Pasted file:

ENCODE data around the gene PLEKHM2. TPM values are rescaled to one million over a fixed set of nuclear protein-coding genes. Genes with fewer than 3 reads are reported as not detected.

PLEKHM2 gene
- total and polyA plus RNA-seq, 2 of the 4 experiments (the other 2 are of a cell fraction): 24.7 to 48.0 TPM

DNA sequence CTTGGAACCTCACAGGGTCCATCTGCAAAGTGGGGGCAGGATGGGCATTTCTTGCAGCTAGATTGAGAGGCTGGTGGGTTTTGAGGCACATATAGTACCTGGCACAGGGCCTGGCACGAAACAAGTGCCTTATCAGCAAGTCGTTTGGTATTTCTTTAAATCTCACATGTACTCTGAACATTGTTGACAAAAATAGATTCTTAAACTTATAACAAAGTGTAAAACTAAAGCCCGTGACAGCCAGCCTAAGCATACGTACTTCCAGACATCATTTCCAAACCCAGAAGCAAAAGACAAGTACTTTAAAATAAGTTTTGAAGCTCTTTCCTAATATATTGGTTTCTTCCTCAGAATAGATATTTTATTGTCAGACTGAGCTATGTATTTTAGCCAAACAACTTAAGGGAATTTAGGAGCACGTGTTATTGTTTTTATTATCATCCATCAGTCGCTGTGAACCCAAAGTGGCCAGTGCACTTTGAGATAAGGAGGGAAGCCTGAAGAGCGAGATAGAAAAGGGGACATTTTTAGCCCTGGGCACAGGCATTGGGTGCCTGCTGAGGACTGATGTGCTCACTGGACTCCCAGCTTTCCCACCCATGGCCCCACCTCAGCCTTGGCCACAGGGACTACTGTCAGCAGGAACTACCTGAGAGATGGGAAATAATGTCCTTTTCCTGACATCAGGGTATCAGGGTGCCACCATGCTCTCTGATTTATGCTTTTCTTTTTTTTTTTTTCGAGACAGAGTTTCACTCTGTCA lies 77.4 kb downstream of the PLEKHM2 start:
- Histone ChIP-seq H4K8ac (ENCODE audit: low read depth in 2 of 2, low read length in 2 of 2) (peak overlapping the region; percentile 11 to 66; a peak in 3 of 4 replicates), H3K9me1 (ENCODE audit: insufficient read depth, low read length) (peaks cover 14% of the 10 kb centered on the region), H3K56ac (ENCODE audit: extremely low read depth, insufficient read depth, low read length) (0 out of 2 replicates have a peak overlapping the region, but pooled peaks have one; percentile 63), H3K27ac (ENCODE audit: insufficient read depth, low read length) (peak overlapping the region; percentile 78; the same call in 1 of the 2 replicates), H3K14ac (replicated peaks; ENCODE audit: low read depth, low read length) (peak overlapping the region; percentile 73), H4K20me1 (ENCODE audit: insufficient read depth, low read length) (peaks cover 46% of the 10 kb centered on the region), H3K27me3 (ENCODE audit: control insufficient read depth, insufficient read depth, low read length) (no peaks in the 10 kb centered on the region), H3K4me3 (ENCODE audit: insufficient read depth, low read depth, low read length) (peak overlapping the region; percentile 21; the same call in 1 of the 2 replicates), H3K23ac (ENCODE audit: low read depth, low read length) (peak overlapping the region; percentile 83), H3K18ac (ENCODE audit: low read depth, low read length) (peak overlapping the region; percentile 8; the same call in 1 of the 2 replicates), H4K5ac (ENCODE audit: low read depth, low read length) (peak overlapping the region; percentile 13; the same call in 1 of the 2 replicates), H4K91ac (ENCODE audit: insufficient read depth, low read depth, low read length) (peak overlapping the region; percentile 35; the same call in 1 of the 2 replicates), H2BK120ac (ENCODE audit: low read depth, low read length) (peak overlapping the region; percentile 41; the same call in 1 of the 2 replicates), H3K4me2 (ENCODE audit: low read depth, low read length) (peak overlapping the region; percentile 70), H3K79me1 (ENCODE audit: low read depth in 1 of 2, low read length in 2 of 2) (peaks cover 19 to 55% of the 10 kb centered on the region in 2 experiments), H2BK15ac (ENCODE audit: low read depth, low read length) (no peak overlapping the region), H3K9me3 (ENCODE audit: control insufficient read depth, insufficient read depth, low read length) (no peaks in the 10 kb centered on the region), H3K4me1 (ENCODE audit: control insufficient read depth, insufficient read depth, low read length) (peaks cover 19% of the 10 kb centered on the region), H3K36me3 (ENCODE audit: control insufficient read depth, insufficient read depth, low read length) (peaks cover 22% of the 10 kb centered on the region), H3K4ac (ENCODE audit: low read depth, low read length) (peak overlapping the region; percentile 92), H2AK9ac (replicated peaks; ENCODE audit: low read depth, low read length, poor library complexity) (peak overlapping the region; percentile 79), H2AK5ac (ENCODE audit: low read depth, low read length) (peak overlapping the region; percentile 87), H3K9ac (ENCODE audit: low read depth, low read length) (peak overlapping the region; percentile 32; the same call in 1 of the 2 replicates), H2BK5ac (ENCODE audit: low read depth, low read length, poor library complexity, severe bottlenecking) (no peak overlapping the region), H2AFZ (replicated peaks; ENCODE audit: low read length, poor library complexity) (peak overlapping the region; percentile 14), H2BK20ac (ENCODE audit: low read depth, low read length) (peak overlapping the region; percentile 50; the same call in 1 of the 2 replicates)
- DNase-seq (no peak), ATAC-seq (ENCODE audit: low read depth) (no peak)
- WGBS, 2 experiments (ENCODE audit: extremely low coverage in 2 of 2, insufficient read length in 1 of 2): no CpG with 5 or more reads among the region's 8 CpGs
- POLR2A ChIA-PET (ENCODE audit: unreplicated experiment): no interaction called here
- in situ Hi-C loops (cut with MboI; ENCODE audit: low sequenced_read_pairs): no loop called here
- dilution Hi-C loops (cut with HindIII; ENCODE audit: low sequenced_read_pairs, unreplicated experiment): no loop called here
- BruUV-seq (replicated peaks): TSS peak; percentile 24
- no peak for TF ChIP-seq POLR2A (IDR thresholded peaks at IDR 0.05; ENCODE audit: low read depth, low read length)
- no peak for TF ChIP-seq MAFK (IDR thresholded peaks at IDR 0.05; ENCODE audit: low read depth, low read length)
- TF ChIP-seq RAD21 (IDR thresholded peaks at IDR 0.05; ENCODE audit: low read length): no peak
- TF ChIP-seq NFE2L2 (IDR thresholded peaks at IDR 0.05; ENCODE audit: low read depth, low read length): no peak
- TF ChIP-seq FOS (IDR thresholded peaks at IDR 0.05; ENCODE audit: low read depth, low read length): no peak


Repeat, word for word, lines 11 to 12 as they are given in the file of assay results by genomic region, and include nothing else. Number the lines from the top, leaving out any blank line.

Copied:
- BruUV-seq (replicated peaks): TSS peak; percentile 24
- no peak for TF ChIP-seq POLR2A (IDR thresholded peaks at IDR 0.05; ENCODE audit: low read depth, low read length)